Road World Championships: Chris Boardman's elite road races guide

Simon Yates in action in the Vuelta a Espana
Britain's Simon Yates won the Vuelta a Espana earlier this month - his first Grand Tour title
UCI Road World Championships 2018
Venue: Innsbruck, Austria Dates: 23-30 September
Coverage: Watch live coverage on BBC TV, BBC Red Button, Connected TV, BBC Sport website & app.

"We have got to go back four decades before you see a course anything like this for a World Championships."

The Road World Championships in Innsbruck, Austria, culminate this weekend with the men's and women's road races on a course Olympic gold medallist Chris Boardman has described as "phenomenally difficult".

At 265km long, the men's course includes 5,000m of climbing with the final 3km climb dubbed 'Hell' by locals because of its section at 30% gradient.

Both the women's and men's races will involve laps of the 24km 'Olympic circuit' - the women completing three laps on Saturday and the men seven on Sunday.

Britain's Vuelta a Espana champion Simon Yates - along with twin brother Adam - is among the favourites to win the men's world title, while the British women face stiff competition for the rainbow jersey from the Dutch team.

Simon Yates says the course "should suit me" but having not raced since victory in Spain adds "you never really know until you get to the race."

"The whole circuit is very demanding. We don't know what my condition is after the Vuelta."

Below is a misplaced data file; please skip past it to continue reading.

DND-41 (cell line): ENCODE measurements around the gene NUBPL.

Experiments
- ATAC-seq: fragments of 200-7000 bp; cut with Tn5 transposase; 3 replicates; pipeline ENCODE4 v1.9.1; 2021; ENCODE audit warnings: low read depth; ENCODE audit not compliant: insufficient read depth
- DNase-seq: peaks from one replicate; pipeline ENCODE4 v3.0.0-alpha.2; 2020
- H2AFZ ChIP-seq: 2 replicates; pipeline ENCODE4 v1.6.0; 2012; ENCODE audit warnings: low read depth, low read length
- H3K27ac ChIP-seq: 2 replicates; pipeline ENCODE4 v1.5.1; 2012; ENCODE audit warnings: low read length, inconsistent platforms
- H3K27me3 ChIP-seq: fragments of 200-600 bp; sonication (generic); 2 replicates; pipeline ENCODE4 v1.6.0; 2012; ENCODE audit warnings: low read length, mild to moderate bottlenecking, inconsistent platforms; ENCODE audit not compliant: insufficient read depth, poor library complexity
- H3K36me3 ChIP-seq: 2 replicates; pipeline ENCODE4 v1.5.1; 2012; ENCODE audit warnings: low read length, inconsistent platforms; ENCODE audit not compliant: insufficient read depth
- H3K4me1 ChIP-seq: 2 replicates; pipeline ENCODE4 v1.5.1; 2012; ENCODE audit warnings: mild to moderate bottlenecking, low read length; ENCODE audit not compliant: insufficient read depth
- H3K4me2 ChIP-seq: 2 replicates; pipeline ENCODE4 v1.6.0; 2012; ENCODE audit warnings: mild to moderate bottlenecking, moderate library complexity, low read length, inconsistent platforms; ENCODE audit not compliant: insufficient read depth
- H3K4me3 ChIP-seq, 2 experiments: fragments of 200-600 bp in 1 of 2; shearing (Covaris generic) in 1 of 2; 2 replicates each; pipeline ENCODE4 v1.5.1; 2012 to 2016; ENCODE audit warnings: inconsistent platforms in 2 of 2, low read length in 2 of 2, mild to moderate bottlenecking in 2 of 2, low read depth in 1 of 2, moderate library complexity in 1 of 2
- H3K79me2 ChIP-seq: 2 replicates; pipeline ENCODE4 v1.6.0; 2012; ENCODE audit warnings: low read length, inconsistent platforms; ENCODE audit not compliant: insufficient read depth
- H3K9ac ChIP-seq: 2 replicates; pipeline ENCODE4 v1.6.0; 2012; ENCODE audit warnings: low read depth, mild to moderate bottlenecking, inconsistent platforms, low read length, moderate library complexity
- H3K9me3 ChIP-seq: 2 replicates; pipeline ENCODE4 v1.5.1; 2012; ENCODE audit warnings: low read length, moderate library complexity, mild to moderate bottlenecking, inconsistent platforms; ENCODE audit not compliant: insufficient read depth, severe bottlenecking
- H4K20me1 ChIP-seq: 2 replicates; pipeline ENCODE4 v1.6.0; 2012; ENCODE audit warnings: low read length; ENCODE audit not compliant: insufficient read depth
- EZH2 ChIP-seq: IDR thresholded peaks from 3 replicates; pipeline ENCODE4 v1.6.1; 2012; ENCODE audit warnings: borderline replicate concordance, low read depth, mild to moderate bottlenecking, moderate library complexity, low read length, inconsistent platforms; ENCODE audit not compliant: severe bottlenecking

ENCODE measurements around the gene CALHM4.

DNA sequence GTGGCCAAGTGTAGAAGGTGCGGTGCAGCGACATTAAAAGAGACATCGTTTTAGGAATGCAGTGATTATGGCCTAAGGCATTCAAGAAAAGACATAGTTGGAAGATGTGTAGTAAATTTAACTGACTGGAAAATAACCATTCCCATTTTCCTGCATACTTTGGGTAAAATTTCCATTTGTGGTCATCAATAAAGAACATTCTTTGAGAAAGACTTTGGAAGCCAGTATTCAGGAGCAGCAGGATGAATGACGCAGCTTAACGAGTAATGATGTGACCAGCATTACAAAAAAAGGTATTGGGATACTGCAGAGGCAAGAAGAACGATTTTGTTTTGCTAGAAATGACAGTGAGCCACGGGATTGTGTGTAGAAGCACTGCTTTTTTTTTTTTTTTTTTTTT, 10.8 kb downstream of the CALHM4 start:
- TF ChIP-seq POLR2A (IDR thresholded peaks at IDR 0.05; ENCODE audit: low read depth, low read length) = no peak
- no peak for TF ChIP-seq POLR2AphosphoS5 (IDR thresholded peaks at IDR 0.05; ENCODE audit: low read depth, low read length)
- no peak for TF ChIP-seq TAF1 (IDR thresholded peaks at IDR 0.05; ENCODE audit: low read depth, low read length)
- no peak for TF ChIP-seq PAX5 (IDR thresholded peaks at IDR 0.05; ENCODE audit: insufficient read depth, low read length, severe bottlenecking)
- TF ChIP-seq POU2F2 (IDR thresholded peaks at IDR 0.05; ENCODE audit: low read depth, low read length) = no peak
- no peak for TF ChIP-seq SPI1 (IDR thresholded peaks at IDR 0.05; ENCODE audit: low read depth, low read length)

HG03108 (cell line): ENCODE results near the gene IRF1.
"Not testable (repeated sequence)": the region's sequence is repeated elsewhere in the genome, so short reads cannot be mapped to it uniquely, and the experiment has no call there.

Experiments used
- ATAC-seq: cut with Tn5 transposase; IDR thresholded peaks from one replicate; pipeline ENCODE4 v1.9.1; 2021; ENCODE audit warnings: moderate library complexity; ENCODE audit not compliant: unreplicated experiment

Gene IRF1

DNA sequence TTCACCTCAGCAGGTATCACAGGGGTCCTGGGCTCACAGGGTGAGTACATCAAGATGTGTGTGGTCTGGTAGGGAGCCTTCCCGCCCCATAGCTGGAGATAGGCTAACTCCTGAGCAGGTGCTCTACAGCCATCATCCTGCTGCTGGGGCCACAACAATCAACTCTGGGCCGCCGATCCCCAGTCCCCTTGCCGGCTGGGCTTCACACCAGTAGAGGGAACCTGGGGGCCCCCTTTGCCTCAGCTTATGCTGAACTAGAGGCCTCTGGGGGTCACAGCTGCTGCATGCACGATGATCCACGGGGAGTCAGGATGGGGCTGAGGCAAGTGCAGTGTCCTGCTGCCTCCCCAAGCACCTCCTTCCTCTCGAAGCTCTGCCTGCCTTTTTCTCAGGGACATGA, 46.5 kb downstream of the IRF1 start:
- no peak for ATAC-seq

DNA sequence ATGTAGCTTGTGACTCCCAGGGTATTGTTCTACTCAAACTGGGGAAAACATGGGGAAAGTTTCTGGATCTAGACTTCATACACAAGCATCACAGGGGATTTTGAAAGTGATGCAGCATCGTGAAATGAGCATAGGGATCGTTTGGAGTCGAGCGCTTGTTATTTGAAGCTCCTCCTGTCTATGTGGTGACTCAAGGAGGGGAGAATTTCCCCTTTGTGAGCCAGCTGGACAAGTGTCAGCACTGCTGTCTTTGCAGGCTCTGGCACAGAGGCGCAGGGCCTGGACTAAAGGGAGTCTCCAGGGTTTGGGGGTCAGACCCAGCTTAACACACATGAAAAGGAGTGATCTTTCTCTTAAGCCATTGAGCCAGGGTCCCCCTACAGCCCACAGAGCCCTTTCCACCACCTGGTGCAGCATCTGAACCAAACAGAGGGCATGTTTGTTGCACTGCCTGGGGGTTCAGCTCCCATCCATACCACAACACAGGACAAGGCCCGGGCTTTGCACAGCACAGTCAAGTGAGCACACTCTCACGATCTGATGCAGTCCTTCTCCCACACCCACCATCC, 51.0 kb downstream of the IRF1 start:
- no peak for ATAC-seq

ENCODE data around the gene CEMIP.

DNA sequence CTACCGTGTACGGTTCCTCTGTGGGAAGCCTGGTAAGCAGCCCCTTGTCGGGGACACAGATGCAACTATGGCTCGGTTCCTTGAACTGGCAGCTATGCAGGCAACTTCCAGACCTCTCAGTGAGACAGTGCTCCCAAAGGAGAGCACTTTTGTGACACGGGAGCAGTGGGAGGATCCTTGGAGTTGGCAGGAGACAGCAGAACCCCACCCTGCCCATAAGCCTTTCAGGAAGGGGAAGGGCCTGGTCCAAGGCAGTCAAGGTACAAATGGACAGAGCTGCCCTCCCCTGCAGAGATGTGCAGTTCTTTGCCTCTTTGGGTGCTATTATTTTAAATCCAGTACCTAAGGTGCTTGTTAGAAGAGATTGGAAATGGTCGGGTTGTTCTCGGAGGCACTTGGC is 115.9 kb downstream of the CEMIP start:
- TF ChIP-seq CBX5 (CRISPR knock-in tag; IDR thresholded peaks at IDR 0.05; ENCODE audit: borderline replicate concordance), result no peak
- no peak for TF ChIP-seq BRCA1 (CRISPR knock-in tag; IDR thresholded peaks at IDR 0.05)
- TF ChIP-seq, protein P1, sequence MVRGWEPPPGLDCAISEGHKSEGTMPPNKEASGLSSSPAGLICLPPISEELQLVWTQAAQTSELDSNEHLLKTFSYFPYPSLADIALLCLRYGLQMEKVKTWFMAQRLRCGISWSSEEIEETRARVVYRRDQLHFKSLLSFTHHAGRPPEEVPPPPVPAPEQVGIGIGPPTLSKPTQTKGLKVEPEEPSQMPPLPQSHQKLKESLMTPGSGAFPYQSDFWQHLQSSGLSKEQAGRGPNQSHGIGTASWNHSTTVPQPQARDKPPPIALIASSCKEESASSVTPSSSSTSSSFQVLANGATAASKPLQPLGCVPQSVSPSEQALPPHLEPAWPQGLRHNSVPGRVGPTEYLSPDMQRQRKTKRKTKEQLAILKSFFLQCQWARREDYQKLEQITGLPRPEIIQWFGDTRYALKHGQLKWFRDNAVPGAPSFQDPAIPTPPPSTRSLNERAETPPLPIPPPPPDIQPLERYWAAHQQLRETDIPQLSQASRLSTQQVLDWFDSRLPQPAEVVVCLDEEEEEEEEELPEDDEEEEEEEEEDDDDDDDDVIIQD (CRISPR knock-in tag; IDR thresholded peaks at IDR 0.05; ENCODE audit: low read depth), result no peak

Brother Adam describes it as "one of the hardest world courses I've seen in a long time", but agrees it is a course that suits the whole British team.

"The last climb is pretty steep, it's a technical descent, so it's going to be a tough race," he added.

Here, BBC Sport summariser Boardman talks through the course and what the riders can expect.

The men's race

The field is going to be in absolute pieces.

For the men, there is an extra, very short but incredibly steep climb that finishes 8km from the end with a big descent.

It is a bit of a shock when you first see it because it is so consistent in the gradient. There is absolutely no let-up from bottom to top, and at the end of a long road race that is an awful lot to deal with. It is really going to take its toll.

There will not be a bunch sprint. There will be a breakaway that goes from the start. We will eventually be left with a small group contesting it.

They cannot go too early or they won't make it all the way to the finish. The serious breakaways will happen on the last couple of laps. The title will almost certainly be decided on the last two climbs.

I've been to look at the last climb and while it's certainly not long - perhaps 2km or 3km in length - the climb goes up to 30% in places. It's the width of a car, so tactically it is going to be very important at the bottom going through the villages to get right near the front because there is no opportunity to move up.

The women's race

The Dutch are highly likely to dominate. They did so in the time trial with first, second and third, and I don't see any reason why that is going to change for the road race.

The only intrigue is going to be who in the Dutch team wins the title and how they work together. At the European Championships, they almost lost it by working against each other and trying to take the title as individuals.

A lot of the women are saying that they do not have the strength in depth in the field, and putting in a climb as severe as the one in the men's race would have just whittled the race down to the Dutch riders immediately.

I don't think it is a gender thing. It might take time to build up the women's strength in depth in the peloton to get to the point where the same course can be used for everybody.